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News digest – suffocating tumours, standardised tobacco packs, skin cancer and more

Posted Jul 27 2013 12:00am
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This week’s cancer news

  • The big science story this week came from our labs . Our researchers found a way to stop cancer cells coping with low oxygen levels, which could open the door to new treatments that suffocate tumours. We looked in-depth at the research here .
  • The major public health story came from Australian shores, where new research showed that plain cigarette packs encourage smokers to quit. This underlines just how wrong our Government is to put their decision on standardised tobacco packaging on hold. Here’s our news story , and this is the BBC’s take .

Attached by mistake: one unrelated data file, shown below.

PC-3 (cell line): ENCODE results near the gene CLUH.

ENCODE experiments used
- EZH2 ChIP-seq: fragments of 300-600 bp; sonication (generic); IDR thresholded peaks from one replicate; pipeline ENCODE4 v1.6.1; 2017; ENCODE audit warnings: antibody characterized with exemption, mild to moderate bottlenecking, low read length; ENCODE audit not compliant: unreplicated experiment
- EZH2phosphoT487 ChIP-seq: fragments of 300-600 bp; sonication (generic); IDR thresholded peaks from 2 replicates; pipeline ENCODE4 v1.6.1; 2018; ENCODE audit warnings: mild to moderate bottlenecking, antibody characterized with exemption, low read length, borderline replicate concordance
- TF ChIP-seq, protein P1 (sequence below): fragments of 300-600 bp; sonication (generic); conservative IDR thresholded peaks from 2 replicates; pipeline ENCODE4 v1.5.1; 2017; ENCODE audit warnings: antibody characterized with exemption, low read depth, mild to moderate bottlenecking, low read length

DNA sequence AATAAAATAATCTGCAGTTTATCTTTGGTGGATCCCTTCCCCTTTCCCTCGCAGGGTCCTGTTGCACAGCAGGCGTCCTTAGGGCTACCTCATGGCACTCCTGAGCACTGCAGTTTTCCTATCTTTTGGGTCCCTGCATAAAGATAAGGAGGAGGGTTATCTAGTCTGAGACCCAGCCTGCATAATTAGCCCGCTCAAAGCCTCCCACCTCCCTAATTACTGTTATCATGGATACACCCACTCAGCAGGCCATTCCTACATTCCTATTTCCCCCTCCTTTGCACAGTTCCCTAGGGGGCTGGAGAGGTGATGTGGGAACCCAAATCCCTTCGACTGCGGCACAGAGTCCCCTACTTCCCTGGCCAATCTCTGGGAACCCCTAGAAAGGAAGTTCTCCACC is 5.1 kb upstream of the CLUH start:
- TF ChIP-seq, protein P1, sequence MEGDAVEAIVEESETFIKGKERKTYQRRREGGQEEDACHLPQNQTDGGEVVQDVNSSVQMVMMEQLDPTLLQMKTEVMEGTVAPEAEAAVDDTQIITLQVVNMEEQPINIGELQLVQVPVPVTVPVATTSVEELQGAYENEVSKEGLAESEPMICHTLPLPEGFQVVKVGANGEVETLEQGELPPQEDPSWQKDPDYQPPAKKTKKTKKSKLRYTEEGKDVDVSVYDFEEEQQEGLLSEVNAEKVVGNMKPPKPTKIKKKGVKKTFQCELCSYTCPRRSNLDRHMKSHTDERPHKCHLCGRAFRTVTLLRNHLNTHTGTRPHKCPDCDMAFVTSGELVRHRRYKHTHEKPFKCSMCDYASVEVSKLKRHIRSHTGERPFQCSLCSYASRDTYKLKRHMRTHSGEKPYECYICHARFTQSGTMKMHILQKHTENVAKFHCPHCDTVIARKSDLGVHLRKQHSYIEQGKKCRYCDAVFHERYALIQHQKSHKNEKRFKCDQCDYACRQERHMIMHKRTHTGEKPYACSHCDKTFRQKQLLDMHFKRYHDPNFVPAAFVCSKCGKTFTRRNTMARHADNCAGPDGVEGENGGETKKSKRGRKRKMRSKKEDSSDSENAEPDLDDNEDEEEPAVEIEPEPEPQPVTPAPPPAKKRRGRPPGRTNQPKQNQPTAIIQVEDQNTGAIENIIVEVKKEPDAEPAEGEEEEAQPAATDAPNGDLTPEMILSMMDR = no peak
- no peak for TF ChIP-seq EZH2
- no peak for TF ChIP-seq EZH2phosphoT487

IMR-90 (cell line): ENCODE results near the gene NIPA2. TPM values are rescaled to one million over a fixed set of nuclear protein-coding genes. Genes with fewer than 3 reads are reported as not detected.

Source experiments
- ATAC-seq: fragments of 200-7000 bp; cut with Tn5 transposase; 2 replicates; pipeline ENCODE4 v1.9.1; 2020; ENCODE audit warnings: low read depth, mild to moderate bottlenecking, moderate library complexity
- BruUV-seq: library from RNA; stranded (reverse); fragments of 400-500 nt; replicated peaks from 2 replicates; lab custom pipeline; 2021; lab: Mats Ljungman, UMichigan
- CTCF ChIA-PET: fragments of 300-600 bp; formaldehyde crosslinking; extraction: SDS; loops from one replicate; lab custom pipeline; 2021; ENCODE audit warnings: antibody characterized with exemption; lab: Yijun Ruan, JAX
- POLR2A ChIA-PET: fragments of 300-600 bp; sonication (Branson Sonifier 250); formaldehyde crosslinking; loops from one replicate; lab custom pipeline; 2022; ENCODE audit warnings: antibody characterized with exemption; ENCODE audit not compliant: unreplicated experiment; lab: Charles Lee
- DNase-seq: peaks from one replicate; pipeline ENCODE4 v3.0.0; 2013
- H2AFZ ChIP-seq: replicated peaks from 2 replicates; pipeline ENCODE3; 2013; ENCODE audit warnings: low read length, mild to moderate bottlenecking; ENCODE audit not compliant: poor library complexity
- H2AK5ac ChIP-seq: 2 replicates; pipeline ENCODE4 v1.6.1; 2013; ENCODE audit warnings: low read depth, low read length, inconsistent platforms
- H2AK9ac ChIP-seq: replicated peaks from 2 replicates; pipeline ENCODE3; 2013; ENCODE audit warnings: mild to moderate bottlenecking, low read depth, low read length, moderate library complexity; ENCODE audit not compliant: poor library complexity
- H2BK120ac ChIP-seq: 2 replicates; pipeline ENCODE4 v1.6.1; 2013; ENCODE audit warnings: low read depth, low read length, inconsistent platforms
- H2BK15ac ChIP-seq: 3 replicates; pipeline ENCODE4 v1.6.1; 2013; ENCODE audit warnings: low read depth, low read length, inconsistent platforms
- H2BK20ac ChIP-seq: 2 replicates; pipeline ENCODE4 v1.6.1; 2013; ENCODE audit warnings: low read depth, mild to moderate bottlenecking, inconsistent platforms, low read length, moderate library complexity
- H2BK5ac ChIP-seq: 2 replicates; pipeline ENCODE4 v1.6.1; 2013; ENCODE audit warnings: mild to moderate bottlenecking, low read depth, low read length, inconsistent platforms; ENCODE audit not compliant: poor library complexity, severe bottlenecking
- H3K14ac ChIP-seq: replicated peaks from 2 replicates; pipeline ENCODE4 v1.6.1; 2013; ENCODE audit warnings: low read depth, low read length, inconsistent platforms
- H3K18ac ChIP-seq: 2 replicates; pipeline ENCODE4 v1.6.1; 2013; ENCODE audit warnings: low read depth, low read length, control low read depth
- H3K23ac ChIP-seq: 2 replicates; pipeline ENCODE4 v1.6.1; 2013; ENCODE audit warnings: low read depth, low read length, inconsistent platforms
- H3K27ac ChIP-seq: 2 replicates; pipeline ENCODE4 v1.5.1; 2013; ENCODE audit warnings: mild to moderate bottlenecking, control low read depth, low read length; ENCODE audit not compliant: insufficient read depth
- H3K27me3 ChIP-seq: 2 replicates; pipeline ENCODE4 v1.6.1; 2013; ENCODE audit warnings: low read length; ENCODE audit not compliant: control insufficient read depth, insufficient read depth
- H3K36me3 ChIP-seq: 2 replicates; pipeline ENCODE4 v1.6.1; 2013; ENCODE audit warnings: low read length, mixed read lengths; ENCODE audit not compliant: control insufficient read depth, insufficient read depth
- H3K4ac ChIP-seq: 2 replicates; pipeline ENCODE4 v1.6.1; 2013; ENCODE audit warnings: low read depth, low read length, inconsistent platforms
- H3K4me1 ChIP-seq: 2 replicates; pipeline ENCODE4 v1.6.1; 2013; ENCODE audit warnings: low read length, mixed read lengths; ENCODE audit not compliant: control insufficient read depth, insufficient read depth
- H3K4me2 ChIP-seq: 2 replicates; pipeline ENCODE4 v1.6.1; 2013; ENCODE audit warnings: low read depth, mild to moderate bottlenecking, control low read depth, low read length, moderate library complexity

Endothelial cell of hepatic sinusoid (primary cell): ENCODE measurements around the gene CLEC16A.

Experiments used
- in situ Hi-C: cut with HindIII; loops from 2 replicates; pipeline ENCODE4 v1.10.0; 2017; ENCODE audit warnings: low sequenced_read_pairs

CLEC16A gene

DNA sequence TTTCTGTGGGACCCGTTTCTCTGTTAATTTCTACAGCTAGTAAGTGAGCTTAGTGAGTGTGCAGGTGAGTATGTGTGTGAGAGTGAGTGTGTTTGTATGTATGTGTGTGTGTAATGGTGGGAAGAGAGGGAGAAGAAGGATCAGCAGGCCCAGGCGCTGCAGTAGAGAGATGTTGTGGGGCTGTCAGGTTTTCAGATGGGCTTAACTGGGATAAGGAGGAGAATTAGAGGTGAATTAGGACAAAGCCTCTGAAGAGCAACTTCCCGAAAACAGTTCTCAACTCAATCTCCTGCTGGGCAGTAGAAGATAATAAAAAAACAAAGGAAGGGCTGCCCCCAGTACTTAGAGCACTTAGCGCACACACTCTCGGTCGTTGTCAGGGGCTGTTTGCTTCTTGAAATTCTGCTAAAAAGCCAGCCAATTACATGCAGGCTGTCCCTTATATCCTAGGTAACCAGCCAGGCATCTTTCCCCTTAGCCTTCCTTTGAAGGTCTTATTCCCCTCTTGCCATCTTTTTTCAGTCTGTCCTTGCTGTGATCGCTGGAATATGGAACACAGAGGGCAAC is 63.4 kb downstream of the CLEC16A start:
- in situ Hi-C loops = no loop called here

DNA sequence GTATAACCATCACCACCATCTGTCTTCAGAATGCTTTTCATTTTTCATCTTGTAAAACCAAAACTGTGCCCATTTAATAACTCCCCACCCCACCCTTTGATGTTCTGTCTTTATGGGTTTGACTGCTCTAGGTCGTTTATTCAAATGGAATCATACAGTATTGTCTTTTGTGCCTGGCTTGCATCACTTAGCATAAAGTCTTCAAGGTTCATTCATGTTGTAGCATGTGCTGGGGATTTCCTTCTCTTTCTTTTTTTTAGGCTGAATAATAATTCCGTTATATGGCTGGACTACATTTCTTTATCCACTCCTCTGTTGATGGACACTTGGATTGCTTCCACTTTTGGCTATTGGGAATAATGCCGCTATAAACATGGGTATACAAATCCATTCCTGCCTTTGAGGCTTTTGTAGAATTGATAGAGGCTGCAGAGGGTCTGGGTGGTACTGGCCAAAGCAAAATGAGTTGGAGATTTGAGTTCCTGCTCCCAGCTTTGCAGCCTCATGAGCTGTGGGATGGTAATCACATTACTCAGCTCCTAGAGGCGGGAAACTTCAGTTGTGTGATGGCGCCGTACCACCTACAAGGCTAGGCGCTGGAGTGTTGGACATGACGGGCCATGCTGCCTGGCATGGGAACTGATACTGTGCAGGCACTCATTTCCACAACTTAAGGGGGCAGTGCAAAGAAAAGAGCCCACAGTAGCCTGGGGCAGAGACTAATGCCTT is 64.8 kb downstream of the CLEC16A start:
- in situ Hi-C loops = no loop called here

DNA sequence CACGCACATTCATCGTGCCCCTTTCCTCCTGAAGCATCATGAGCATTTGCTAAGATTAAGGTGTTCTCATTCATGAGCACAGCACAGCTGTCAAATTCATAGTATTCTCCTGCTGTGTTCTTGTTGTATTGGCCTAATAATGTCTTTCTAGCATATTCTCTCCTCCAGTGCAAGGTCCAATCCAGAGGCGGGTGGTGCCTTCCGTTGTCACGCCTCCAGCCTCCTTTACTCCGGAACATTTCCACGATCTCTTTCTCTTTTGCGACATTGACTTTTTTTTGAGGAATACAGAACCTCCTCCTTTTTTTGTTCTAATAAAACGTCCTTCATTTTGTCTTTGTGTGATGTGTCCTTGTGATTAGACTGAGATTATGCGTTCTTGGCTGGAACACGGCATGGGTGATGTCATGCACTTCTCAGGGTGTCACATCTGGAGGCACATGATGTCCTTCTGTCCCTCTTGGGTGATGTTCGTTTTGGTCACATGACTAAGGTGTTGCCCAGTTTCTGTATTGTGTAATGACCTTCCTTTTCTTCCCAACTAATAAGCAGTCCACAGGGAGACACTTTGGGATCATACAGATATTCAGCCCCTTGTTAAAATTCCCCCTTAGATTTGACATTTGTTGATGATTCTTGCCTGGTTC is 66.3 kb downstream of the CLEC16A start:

• Our research showed that one third of people diagnosed with throat cancer are infected with a form of the HPV virus. The Guardian has more detail.
  • Good news – more than eight in 10 people with the most serious form of skin cancer, malignant melanoma, now survive their disease. The Independent has more info.
  • A radioactive drug can improve survival rates in men whose prostate cancer has spread to their bones, as well improve their quality of life. Read our news story .
  • Our scientists found a link between higher levels of sex hormones and an increased risk of breast cancer in premenopausal women. Here’s our press release .

And finally

  • Research confirmed the link between a woman’s cancer risk and her height. Medscape has more info. The link could be related to a woman’s genes, the levels of hormones and growth factors in her blood, or simply be down to taller bodies generally having more cells.
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